“Not a thing,” I said. “We must be nearly there by now.” The dark was closing in and only the heather glowed a luminous purple.

“Just think of the parents rotting in luxury in some French hotel,” Sara said longingly.

“I’d rather be here,” I said, and I meant it.

“I’d rather be anywhere where there’s food,” brooded Edgar.

“Steak and chips,” I suggested, making my mouth water.

“I can remember one night at Deersmalen,” Sara told us, “they had a huge dinner with wine and everything. I was too young to stay up for it but after we were meant to be in bed Jamie and Shona took me to a balcony where you could look down on the dining-hall and watch them eating. There was a great log fire with the flames roaring up into the blackness of the chimney, candles on the table and dead animals staring down at them from the walls and the wine burned like jewels in the cut crystal glasses.”

“Dead animals,” repeated Edgar in amazement.

Sara didn’t seem to hear him. Her blue eyes were bright with excitement almost as if she could see what she was describing to us.

“There were heavy swords and round shields hanging from the walls and they gleamed bright in the shadows. Along one side of the room the curtains hung down to the floor, deep, heavy, maroon velvet. Uncle Vincent was at the head of the table carving the meat. You could see the black hairs on the back of his hands and his black beard and his nose jutting out from his face like an eagle’s beak. Then a clock struck and he put down his carving knife and said something we couldn’t make out from the balcony. Everyone stood up and lifted up their glasses. ‘To the One of the Black Loch,’ Uncle Vincent said and they all raised their glasses and drank the toast. Then they sat down again and Daddy was smiling and shaking his head as if he’d been caught doing something silly.”

“But the animals, the dead animals, why were they there?” Edgar demanded again.

“Oh do be quiet, Edgar,” I said but it was too late. Sara had heard him.

“What?” she said. “What’s that?” and she looked at Edgar as if he had woken her from a dream.

“What dead animals? You know. You said they were hanging from the walls.”

“Oh, stuffed heads, deer and foxes and a wild cat, as well, I think. They’d all got glass eyes which shone in the candlelight. Do you know I’d forgotten all that until I started talking and then it all came back. Queer.”

“Yes,” I said. “Very.” But I believed her for I’d never heard Sara talk about anything really interesting in her life before. All she normally talked about was hockey and party frocks and how she became tired quicker than most people.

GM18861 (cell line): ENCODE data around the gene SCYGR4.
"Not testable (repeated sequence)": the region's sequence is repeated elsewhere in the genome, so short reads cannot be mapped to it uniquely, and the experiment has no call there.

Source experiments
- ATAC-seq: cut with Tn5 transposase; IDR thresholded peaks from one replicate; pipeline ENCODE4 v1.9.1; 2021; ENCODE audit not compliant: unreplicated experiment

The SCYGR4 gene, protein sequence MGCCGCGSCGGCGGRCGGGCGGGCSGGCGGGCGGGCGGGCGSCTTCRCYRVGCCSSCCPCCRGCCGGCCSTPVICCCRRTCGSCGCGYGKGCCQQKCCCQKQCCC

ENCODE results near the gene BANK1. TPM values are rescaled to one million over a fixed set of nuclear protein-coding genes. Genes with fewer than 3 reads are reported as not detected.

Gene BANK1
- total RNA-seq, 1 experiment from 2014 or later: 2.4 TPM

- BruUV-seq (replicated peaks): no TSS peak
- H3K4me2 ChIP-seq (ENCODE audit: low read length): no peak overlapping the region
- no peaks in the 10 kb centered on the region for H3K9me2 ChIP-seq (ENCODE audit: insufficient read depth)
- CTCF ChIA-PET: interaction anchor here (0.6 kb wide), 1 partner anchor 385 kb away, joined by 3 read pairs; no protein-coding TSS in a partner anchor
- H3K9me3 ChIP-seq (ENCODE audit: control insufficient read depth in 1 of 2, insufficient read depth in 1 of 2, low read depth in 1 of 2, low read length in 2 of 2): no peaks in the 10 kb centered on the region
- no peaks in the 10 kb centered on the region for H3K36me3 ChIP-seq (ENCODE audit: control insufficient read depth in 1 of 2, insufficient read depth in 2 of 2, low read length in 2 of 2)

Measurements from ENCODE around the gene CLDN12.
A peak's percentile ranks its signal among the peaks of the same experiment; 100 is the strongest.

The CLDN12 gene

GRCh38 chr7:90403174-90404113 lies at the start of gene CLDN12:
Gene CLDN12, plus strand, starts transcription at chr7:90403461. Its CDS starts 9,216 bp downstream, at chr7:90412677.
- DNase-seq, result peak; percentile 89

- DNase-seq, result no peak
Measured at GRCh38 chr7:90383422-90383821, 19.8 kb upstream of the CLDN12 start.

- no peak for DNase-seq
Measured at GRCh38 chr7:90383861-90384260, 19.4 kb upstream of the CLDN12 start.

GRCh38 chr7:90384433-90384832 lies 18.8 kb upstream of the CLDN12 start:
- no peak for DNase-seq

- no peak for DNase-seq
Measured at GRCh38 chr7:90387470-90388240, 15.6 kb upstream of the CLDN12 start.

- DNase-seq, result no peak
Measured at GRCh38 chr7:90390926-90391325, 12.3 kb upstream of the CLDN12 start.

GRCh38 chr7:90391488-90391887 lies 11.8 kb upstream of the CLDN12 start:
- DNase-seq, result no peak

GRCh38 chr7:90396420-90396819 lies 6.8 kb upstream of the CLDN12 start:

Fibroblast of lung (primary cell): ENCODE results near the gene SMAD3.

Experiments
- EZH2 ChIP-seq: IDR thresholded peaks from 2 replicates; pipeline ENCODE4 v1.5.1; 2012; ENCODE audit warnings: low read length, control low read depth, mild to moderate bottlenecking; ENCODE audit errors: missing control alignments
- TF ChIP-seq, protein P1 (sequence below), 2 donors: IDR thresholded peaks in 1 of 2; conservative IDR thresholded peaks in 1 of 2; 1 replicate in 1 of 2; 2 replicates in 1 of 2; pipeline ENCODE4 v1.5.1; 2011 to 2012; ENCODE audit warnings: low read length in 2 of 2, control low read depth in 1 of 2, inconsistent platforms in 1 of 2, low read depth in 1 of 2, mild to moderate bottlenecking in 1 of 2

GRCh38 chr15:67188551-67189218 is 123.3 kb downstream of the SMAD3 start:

“It must be a colossal house to have a dining-hall. I’d no idea it was as big as that.”

“It’s stone with towers and pointed windows and masses of outbuildings all rotted and decaying. I can’t remember much about the grounds, except for the pine trees. They seemed to be everywhere, stretching up into the mists.”
“You’d think we’d have been to stay there before this,” I said. “It sounds a super place for holidays.”

“Uncle Vincent,” said Edgar knowingly. “We heard Mum and Dad discussing whether they would let us come and stay this time. There was a frightful row when Dad left Deersmalen years ago and he’s only been back once since he left. That time when he went with Sara to sign some papers or something.”

I wondered if my father too had fought with Uncle Vincent because although I knew he had been born and brought up in the Highlands at the house called Deersmalen he hardly ever talked about his childhood there and although we always sent birthday and Christmas presents to our cousins at Deersmalen I knew nothing at all about them. They were the Deersmalen children, as remote and mysterious as children from another land, another world almost.

“Perhaps Jamie or Shona will know more about it,” I suggested hopefully.

As I spoke the train started to slow down. Edgar lowered the window and looked out.

“It’s a station,” he yelled. “Do you think it’ll be ours?”

“Bound to be,” I said.

“I should think it will be,” Sara said with more authority but less vigour.

All our luggage was in the guard’s van. The only thing we had with us was a shopping bag that had once held our lunch and a varied selection of magazines and comics which, by now, were mostly coming to pieces and going tatty round the edges.

“I’ll just take the comics with us,” Edgar said, cramming them into the shopping bag. “You never know whether there’ll be anything to read here or not.”

The train stopped and by the asthmatic flickering of a gas lamp we were able to make out the word “Gartleven” painted in faded white letters on a blue board.

“This is it,” Edgar shouted and swinging open the door he jumped down.

Page length: 206

Original publication date: 1963

Who's in the book?

Kay, Sara, Edgar, Jamie, Shona and Caroline Innes, Uncle Vincent, Aunt Sadie, Fergus, Andrea and Pilkie, Buffy

The Horse, Hansel, Biddy, Polly, Turk, Maggie

Other titles published as

Black Loch